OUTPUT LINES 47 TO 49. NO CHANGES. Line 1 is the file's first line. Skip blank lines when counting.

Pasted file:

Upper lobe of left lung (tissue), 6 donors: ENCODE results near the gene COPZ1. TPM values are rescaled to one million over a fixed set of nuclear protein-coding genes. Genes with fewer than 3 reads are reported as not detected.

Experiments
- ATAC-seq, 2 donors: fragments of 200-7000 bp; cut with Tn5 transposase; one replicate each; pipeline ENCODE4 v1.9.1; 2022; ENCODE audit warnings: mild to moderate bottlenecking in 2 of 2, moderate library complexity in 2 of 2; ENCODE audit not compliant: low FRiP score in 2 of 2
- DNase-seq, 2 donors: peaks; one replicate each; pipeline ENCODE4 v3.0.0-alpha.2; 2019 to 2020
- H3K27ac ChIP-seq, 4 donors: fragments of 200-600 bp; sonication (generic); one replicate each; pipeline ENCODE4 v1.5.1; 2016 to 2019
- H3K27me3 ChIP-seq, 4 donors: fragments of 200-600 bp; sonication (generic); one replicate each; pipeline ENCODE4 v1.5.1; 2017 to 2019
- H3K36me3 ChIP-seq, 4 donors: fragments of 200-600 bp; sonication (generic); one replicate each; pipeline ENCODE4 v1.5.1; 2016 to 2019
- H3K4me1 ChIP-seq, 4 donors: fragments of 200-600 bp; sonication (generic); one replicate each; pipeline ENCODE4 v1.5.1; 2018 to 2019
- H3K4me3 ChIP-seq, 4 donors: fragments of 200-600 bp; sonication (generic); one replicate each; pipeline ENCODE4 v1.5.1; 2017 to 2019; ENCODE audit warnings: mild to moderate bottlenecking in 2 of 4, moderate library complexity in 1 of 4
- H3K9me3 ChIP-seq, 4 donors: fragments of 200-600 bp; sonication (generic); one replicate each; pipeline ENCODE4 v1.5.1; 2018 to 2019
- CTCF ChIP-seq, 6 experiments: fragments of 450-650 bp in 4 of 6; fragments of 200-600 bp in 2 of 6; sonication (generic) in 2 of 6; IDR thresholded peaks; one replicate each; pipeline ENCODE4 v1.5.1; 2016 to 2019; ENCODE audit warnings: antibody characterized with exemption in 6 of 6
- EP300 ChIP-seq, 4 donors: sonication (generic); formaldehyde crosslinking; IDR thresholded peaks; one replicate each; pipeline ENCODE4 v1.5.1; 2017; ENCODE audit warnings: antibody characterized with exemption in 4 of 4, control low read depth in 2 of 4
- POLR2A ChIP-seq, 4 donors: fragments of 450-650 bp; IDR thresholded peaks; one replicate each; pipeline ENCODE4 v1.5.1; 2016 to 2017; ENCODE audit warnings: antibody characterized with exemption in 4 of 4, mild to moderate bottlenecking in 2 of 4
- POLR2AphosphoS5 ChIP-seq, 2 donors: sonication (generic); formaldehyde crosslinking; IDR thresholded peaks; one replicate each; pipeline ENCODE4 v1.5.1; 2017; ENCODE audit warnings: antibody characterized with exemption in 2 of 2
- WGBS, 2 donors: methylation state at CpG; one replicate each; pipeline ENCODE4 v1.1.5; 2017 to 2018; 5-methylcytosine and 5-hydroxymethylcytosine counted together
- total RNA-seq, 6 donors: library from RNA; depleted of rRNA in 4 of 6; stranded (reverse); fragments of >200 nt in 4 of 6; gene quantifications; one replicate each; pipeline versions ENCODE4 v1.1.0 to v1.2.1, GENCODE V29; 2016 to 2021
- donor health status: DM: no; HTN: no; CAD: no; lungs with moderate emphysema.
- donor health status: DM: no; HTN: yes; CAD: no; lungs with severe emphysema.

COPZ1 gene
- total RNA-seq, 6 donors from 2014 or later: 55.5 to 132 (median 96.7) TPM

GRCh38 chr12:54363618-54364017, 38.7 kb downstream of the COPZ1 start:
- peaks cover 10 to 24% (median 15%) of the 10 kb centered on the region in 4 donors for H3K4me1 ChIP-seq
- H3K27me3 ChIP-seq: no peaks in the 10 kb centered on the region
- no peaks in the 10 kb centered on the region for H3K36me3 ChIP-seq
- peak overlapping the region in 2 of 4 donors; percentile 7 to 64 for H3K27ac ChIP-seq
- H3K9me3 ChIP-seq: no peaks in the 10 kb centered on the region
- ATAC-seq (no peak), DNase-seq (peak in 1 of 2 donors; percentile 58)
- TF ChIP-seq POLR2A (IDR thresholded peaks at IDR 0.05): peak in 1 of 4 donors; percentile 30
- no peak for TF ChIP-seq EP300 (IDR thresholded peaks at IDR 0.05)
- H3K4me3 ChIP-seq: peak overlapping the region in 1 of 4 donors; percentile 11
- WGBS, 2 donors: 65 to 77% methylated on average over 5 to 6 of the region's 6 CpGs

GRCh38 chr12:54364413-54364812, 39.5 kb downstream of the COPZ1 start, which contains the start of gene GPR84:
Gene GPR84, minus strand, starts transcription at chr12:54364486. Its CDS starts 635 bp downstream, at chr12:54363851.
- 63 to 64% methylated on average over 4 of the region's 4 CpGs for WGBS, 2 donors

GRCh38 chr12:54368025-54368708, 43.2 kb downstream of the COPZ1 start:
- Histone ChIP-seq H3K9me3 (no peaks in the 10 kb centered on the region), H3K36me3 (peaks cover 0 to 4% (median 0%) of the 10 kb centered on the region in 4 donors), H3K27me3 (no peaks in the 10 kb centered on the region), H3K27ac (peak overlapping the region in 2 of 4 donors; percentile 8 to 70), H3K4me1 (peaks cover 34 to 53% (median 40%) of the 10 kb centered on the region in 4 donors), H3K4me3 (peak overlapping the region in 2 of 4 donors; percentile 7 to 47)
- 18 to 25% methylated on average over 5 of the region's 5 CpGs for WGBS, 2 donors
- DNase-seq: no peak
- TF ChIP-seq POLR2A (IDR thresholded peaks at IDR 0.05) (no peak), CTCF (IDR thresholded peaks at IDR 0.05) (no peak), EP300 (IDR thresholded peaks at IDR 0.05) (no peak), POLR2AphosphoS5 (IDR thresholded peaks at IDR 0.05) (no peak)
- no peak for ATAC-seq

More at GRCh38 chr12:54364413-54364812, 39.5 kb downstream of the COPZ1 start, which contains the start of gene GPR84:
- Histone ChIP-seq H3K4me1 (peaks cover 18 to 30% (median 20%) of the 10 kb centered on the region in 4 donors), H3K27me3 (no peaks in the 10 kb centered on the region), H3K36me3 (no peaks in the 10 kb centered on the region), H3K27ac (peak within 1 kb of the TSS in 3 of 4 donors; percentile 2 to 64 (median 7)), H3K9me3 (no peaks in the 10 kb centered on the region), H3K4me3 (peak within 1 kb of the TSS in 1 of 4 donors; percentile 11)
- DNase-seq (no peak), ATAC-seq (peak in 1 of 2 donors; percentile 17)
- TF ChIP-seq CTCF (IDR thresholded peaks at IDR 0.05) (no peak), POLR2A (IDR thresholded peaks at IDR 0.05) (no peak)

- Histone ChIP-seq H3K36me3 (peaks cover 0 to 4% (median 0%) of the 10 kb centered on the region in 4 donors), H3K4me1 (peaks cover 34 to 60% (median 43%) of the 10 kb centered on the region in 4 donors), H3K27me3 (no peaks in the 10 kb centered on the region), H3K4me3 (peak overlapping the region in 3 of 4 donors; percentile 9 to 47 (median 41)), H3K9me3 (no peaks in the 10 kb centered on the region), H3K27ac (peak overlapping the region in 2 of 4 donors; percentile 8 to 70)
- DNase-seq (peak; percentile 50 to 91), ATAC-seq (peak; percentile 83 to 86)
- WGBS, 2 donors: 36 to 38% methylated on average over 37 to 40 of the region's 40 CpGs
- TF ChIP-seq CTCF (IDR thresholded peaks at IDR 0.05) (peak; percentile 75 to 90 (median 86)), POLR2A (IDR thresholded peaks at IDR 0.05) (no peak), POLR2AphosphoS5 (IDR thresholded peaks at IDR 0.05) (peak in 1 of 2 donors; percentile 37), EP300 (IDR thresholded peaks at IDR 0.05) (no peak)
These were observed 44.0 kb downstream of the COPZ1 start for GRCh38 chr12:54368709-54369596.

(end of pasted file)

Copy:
- WGBS, 2 donors: 36 to 38% methylated on average over 37 to 40 of the region's 40 CpGs
- TF ChIP-seq CTCF (IDR thresholded peaks at IDR 0.05) (peak; percentile 75 to 90 (median 86)), POLR2A (IDR thresholded peaks at IDR 0.05) (no peak), POLR2AphosphoS5 (IDR thresholded peaks at IDR 0.05) (peak in 1 of 2 donors; percentile 37), EP300 (IDR thresholded peaks at IDR 0.05) (no peak)
These were observed 44.0 kb downstream of the COPZ1 start for GRCh38 chr12:54368709-54369596.